To commemorate the National Day of Remembrance for Murder victims, Shari and Dorothy joined together to call for a new approach to addressing violence – one that recognizes that violence and homicide are a public-health crisis that needs a public-health solution, and that solution must be rooted in racial equity.

Homicide is the leading cause of death for African American males ages 15 to 34. For too long, the response to this crisis has been aggressive policing and incarceration. But mass incarceration, traumatizing police interactions, and a lack of care and support for people who experience violence have all worked to further devastate low-income black communities. Continue Reading →

On National Day of Remembrance, communities call for an end to the violence


Parents for Peace and Justice, a Chicago-based community violence prevent group, participates in the press conferences for National Day of Remembrance. Photo credit: Robert Torres

Community violence prevention groups from around the country gathered yesterday for National Day of Remembrance for Murder Victims. EJUSA’s longtime partner, Mothers In Charge, and its affiliates and coalition partners held press conferences to honor their loved ones and to renew their call for investment in public health approaches to violence prevention.

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Victim services dollars start going to communities in need

Victim services dollars start going to communities in need

The Los Angeles Metropolitan Churches (LAM) is building a network of local churches and community groups to provide trauma-informed services to African-American, Latino, and immigrant crime survivors in South Los Angeles.

And now, for the first time, they are receiving federal VOCA funds – funds earmarked for victims services – in order to carry out their work. These funds are more than just a grant. They mark a possible turning point for crime survivors of color, who have long been underserved by the traditional victim services field.

“All too often communities of color have had to witness and endure first-hand the ills and fall-out of social programs that don’t work, public safety systems that don’t protect and serve and cycles of violence and abuse that seem to never end,” said Cheryl Branch, Executive Director of LAM.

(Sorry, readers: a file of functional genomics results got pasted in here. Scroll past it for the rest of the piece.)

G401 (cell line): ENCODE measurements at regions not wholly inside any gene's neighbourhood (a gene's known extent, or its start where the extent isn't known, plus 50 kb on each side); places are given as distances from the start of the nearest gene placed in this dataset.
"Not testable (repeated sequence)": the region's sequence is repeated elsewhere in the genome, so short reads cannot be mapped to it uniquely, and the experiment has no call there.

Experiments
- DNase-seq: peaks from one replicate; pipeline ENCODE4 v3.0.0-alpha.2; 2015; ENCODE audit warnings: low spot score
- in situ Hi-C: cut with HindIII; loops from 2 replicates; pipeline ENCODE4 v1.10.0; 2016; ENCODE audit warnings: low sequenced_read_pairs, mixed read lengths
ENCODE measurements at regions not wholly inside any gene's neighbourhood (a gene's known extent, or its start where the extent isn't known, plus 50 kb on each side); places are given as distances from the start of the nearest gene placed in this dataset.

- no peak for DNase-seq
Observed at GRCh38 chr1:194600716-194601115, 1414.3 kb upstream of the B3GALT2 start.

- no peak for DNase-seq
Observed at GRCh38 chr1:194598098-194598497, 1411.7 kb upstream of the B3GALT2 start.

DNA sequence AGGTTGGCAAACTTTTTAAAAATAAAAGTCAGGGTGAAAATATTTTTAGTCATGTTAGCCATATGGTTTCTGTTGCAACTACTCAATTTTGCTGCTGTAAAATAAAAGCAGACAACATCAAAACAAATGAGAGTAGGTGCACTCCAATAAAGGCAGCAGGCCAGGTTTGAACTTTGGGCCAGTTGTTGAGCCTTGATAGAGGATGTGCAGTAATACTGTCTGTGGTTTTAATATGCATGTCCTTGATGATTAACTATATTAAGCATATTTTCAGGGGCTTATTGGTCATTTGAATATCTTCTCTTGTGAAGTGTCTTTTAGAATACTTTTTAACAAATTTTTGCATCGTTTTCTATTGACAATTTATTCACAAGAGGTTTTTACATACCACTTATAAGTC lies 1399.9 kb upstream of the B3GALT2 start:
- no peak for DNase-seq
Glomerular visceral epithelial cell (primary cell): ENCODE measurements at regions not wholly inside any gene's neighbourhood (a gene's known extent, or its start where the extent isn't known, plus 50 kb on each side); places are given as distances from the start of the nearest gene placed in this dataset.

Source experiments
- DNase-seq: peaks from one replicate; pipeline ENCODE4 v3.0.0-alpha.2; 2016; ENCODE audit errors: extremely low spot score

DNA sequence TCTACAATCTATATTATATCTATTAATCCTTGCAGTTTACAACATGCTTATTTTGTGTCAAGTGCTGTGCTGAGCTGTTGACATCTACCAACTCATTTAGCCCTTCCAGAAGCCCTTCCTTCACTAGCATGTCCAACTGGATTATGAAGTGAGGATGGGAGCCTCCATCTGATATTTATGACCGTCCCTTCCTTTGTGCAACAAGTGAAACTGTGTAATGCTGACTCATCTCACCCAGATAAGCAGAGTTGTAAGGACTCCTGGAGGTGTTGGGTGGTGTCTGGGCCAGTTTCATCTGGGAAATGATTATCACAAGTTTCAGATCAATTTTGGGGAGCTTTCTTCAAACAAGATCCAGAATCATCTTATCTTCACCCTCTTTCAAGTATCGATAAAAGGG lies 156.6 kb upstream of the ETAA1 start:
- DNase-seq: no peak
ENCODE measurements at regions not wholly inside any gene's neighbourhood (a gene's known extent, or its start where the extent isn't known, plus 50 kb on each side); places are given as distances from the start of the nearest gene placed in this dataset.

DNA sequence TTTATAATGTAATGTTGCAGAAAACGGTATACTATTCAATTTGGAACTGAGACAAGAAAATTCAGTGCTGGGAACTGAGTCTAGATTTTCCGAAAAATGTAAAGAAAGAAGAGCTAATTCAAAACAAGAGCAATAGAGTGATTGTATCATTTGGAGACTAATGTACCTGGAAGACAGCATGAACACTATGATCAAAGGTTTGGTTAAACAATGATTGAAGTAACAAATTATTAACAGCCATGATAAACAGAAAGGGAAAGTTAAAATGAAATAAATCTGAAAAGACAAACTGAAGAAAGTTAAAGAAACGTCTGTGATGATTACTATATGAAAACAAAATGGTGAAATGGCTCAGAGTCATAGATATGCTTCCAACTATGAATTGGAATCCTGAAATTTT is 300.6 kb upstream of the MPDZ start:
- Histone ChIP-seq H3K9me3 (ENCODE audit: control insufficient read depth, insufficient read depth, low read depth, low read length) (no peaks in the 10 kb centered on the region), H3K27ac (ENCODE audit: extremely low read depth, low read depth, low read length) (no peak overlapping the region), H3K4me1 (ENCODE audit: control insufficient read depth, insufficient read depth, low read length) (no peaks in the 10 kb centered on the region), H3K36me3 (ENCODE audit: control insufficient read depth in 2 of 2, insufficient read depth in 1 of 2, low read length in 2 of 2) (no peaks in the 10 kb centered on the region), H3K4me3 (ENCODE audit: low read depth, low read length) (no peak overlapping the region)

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Another Family harmed by murder and the fight over the death penalty

Shelby Farah at graduationShelby Farah was a bright, compassionate, determined 20-year-old when she was shot to death during a robbery at the Metro-PCS store where she worked. Shelby’s murder shocked the community in Jacksonville, Florida, and her family has spent the last two and a half years grieving their loss.

The death penalty has added to this trauma, as they have been forced to endure an extended legal process, increased media scrutiny, their own complex feelings about the death penalty, and a polarizing, public debate about it at a time when they need each other most.

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Honoring victims, calling for a system that heals

Tamika Darden-Thomas with her father

On September 25, in honor of National Day of Remembrance for Murder Victims, I spent time reaching out to several family members of murder victims. Some survivors shared the traditions they have developed over the years to mark the day, including visiting burial grounds or viewing commemorative videos and photographs. Others told me that the day was just as difficult as any other day of loss and grief.

For Tamika Darden-Thomas, an African American resident of Newark, New Jersey, sharing her story with others has been a source of great healing, and she was eager to also share it with me.